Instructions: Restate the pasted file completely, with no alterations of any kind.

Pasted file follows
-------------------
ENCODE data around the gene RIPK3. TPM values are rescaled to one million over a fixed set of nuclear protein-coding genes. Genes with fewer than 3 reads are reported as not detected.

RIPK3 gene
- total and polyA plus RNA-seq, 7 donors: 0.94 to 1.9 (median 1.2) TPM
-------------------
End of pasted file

ENCODE data around the gene RIPK3. TPM values are rescaled to one million over a fixed set of nuclear protein-coding genes. Genes with fewer than 3 reads are reported as not detected.

RIPK3 gene
- total and polyA plus RNA-seq, 7 donors: 0.94 to 1.9 (median 1.2) TPM